Dear Aunt Susie,
One of my earliest memories of you, you weren’t there at all. You were 18 years old, very sick and in the hospital. I was too young to go in your room, so every time my family visited, I and my sister received a new comic book to read while we waited.
The waiting rooms were stark white, not colorful as they are today. I was about 6 and my sister, Lisa, was eight. Things were different back then, safer I guess. So we were left in the waiting room, alone with our Archie comic books, to read and pass the time. We would get a new one from the gift shop each time we visited. My sister and I would trade off, and read each other’s when we finished our own. I still recall the full page ad on the back, Sea Monkeys. I always wanted to clip out that coupon and send it in.
After loads of tests, you were diagnosed with a rare kidney disease. They gave you lots of medicine to treat it and you got better. You were back to yourself in no time.
You were always our favorite babysitter; you and my Aunt Patty would let us do anything we wanted. I can vividly recall sliding down the stairs in our snowmobile outfits. I hated winter and was quite happy when we moved from Michigan to Tennessee.
You moved as well with our grandparents, so we still saw you often. I remember our parents taking us to visit you at the restaurant you worked at-Jerry’s. You would buy us drinks from the fountain with your tip money. I always wanted to grow up to be like you. To work and make my own money to do whatever I wanted to do.
Then you got married, to some guy I didn’t know. It didn’t last though, and you were soon back home, with a baby on the way. You didn’t seem to miss him much. Why should you when you had us?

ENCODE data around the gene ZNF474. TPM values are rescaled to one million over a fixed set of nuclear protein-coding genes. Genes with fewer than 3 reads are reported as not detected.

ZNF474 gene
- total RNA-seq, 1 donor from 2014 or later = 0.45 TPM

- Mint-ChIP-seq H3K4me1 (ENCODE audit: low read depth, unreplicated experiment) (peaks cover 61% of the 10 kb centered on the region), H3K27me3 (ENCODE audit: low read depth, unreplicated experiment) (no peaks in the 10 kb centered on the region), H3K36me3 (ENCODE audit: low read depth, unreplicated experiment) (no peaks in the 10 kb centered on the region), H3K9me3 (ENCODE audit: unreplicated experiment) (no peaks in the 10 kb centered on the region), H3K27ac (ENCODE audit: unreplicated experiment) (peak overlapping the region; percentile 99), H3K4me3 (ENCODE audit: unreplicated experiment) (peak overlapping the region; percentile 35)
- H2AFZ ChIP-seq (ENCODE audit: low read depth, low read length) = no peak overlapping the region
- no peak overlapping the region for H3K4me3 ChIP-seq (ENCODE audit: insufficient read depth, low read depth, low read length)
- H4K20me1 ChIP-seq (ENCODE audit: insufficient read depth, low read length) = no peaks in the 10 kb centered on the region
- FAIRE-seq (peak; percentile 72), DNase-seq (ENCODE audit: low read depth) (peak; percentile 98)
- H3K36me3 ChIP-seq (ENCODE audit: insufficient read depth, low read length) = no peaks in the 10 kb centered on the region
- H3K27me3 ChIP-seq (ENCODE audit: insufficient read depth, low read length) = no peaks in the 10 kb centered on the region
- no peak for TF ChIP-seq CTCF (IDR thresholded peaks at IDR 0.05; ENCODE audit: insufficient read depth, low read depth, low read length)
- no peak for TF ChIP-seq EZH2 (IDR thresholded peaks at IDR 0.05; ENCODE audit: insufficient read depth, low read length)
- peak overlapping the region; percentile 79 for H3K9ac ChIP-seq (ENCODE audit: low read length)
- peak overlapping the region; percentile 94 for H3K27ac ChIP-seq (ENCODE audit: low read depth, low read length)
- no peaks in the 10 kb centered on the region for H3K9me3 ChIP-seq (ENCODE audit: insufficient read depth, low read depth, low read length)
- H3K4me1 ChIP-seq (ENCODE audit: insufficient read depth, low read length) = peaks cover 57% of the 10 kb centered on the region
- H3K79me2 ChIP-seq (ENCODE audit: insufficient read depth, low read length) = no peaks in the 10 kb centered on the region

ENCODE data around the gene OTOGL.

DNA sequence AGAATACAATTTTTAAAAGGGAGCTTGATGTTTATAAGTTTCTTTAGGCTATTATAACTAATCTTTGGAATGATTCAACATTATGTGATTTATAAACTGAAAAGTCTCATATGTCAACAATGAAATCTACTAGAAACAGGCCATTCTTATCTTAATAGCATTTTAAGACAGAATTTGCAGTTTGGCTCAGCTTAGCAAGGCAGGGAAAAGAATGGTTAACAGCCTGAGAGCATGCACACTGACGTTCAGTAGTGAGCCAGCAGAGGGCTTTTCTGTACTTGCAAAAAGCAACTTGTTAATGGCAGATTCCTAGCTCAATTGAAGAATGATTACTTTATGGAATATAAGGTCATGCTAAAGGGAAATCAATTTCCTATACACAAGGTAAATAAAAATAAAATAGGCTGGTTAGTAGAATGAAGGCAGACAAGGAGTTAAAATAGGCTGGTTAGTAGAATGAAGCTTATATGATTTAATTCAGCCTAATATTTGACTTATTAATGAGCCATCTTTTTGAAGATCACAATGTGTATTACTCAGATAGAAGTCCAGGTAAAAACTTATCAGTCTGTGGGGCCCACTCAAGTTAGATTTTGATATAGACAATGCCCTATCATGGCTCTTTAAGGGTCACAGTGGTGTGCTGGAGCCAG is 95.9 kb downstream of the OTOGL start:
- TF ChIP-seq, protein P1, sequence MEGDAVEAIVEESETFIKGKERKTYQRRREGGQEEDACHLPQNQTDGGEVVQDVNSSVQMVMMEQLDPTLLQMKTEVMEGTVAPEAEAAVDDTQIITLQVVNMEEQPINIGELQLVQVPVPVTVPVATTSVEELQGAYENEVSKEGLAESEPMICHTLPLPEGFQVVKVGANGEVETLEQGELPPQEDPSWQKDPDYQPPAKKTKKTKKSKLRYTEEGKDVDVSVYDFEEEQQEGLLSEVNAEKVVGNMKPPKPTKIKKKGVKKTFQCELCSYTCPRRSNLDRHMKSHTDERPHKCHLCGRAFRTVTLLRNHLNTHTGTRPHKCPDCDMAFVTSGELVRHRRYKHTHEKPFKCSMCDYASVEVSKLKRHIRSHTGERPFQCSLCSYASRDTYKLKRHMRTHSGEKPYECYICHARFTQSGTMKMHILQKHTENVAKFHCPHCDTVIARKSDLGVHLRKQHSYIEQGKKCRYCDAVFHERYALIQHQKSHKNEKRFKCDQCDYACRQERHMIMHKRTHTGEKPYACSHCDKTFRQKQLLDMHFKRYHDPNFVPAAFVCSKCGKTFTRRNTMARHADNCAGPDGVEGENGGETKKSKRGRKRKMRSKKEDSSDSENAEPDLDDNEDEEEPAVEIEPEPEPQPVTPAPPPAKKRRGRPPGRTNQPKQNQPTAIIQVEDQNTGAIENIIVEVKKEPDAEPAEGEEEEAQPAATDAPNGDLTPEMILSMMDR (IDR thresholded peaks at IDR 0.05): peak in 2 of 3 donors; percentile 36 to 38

I had a ball while shopping for tiny baby clothes. Being the youngest, I wasn’t around babies much. I recall driving hours, it seemed like, to Nashville for your doctor appointments. The baby was a strain on your kidneys, so you had to be monitored often.
I was ten when he was born by Cesarean section at Vanderbilt. He was a big boy! I was still too young to visit legally, but I was more cunning then. My sister and I kept watch until the hallway was empty, and made our way to your room.
You were doing great, but your roommate was very sad. Her twins came too early, they were in intensive care. We normally weren’t allowed, but she okayed us to go back and visit them. I have never seen anything so tiny. I remember one weighed 12 ounces, the size of a can of pop. The other was about two pounds. I always wondered if they had survived. I hope they did.
Well Jeremy Nevle, named after his grandfather, was a strong, healthy boy. He had curly blonde hair and blue eyes. He was about three years old when we moved to New Jersey.
You moved too. Back to Michigan, with my grandparents and Jeremy. Not sure why you moved back. After living in Tennessee, I hated snow. And New Jersey had its share.
You came to visit us once, all of you flew over. We visited New York City and the Delaware River. My Grandmother loved flowers and had a green thumb that apparently skipped me. At one of the Botanical Gardens they had beautiful flowers, and signs clearly marked to not pick them.